Aristotle
Nicomachean Ethics, Book II

Both books go on to enumerate lists of virtues to be practiced, but this is an irrelevant distraction from my purpose. You would be better off than not if you asked any random stranger for such a list and practiced it diligently for a year. Our attention should therefore be directed firstly and foremostly to constructing an effective method of practice.

(I’m not claiming that Aristotle’s theory is precisely correct, accurate, or even that it withstands philosophical scrutiny. The Ethics was always a more practical book than a theoretical one.)

In modifying Franklin’s method to account for the possibility of excesses and deficiencies, we need only change his record keeping. A person should make a mark for each excess and deficiency, keeping in mind Aristotle’s warnings about personal predispositions and biases common to mankind. However, a simple mark is not enough:

But this is no doubt difficult, and especially in individual cases; for or is not easy to determine both how and with whom and on what provocation and how long one should be angry; for we too sometimes praise those who fall short and call them good-tempered, but sometimes we praise those who get angry and call them manly. The man, however, who deviates little from goodness is not blamed, whether he do so in the direction of the more or of the less, but only the man who deviates more widely; for he does not fail to be noticed. But up to what point and to what extent a man must deviate before he becomes blameworthy it is not easy to determine by reasoning, any more than anything else that is perceived by the senses; such things depend on particular facts, and the decision rests with perception. So much, then, is plain, that the intermediate state is in all things to be praised, but that we must incline sometimes towards the excess, sometimes towards the deficiency; for so shall we most easily hit the mean and what is right.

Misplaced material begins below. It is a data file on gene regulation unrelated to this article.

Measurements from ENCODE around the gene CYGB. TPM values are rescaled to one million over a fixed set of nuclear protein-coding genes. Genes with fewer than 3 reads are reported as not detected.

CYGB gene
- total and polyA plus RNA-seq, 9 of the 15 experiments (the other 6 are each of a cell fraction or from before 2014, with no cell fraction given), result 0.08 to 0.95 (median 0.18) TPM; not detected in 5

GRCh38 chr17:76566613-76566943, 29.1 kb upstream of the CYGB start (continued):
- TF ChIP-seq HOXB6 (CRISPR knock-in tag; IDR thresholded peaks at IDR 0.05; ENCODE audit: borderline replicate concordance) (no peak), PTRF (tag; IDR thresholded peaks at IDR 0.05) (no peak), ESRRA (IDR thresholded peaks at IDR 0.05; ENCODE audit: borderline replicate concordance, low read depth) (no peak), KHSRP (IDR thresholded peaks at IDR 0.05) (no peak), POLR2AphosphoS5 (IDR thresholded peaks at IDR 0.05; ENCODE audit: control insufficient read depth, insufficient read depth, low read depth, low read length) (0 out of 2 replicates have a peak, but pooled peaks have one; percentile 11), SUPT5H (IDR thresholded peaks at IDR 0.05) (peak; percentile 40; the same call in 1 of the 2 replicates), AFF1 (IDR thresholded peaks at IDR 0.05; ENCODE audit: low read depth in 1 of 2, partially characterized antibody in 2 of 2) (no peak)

Ibid.

The name of the game is improvement. We praise a child when it speaks at all. We do not praise a man merely for speaking, but we do praise him for speaking very well. We praise effete family and friends for getting even the smallest amount of exercise. We don’t praise gym rats for getting to the gym, but we do praise them when they lift more than they did previously.

Unfortunately, I’ve run out of time for the moment. I’ll return to the topic presently.

About Aeoli Pera

Maybe do this later?
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1 Response to Practical ethics

  1. Zeke says:

    Dang. Just as it was gettin’ good.

    Coincidentally, I’ve been perusing Aristotle’s Ethics for a few weeks now. It’s a good read. And Mr. Franklin was enjoyable for only the first half of his autobiography as I recall.